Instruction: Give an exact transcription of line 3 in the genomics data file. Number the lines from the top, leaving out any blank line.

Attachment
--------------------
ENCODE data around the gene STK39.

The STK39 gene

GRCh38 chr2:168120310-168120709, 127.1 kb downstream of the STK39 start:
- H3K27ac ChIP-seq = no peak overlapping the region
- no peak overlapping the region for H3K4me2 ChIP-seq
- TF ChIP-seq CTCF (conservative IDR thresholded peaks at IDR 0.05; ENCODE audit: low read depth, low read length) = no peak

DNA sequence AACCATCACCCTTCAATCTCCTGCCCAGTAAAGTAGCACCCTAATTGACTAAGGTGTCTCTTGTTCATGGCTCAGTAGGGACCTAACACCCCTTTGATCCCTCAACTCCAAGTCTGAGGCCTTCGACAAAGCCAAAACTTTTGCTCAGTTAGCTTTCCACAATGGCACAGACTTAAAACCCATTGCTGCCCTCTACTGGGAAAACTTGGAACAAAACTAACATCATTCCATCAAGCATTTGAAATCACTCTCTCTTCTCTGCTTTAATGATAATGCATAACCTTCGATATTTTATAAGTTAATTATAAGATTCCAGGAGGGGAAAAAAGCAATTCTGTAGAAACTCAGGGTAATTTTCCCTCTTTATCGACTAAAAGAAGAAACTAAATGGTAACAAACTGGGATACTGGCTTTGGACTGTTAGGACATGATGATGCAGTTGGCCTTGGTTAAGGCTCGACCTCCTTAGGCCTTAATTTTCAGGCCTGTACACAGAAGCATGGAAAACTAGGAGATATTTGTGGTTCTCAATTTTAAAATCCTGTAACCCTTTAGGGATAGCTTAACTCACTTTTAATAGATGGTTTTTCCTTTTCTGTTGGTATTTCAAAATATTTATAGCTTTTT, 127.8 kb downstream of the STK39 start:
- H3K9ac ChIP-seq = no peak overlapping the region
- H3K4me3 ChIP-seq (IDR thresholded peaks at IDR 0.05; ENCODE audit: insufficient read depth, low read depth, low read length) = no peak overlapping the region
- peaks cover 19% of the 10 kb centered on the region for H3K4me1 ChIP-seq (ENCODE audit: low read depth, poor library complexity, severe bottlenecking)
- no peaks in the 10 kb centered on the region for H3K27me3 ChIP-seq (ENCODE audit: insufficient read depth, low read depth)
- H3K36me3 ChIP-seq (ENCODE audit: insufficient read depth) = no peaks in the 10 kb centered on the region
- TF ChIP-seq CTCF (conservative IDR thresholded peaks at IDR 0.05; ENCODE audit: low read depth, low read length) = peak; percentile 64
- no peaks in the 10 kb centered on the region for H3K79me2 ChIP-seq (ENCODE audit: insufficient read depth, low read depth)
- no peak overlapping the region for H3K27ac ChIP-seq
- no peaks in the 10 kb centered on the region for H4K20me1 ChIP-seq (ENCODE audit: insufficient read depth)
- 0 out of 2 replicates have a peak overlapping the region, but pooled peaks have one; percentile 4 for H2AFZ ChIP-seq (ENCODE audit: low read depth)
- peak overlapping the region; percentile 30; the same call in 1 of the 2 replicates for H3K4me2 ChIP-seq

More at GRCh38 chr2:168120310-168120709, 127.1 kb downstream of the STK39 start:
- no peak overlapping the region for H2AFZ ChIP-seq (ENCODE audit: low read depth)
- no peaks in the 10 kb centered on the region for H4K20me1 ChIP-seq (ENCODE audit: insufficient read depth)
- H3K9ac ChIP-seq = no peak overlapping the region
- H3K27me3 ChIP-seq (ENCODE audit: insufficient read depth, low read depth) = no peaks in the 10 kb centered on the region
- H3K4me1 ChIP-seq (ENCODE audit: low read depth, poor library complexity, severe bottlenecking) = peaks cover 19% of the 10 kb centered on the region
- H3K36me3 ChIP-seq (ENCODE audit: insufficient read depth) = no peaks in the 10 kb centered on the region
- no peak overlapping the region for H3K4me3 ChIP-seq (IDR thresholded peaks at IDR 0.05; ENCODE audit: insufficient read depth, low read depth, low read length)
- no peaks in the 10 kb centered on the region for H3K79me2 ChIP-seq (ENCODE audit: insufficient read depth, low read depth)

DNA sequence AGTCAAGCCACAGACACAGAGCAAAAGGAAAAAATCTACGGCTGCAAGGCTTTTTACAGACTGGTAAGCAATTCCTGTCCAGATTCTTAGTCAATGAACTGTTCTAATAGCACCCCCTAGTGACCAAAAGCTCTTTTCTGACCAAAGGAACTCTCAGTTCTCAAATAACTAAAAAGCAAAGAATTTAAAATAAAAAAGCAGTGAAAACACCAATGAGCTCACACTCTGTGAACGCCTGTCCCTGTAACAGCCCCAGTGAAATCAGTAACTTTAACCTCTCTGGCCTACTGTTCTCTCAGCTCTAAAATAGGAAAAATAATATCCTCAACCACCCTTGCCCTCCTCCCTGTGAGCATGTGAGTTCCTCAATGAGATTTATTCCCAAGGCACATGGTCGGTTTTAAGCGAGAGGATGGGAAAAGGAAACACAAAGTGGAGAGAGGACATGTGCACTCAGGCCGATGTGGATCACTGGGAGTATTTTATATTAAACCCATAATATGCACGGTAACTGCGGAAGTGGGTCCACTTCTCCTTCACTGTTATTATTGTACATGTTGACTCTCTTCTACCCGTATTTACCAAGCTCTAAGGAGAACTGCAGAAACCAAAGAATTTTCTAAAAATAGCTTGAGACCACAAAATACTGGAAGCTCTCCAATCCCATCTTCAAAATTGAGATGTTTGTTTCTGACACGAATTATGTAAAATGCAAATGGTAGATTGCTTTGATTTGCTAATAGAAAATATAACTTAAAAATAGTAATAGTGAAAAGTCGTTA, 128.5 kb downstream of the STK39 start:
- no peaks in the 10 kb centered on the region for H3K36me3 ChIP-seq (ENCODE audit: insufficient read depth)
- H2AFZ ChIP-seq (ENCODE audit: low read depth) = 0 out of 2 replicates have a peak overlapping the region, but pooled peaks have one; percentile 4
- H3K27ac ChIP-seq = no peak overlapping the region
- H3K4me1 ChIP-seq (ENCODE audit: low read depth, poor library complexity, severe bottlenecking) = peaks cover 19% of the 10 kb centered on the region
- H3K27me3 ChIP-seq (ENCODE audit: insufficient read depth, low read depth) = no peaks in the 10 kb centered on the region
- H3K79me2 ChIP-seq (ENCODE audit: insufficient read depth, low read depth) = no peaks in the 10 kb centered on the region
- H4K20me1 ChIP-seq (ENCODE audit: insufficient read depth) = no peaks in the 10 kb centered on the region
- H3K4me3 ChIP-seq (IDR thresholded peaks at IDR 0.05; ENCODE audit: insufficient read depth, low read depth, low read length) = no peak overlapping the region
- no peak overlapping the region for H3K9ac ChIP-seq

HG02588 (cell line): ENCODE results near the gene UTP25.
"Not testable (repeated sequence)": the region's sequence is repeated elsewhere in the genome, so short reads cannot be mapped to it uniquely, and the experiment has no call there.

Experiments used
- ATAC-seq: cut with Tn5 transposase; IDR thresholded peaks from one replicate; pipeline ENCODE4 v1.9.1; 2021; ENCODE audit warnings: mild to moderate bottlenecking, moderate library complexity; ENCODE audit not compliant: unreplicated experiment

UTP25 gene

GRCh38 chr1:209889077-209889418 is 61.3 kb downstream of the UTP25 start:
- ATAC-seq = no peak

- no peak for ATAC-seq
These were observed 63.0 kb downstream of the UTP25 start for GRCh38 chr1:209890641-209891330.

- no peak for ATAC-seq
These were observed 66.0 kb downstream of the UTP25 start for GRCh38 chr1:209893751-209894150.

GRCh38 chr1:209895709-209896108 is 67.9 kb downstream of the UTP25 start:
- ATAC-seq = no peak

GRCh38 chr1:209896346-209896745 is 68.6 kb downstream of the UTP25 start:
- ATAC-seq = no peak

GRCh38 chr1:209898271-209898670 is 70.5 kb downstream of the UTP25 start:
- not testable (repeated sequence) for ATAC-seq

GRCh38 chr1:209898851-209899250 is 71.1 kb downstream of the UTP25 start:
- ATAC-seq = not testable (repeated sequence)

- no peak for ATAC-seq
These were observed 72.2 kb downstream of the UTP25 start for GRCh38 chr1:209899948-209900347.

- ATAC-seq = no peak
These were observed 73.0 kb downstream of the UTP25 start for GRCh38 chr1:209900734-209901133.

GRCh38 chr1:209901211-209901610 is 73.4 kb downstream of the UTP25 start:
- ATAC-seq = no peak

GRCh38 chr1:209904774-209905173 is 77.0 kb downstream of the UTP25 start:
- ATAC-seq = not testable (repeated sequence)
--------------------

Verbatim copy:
GRCh38 chr2:168120310-168120709, 127.1 kb downstream of the STK39 start: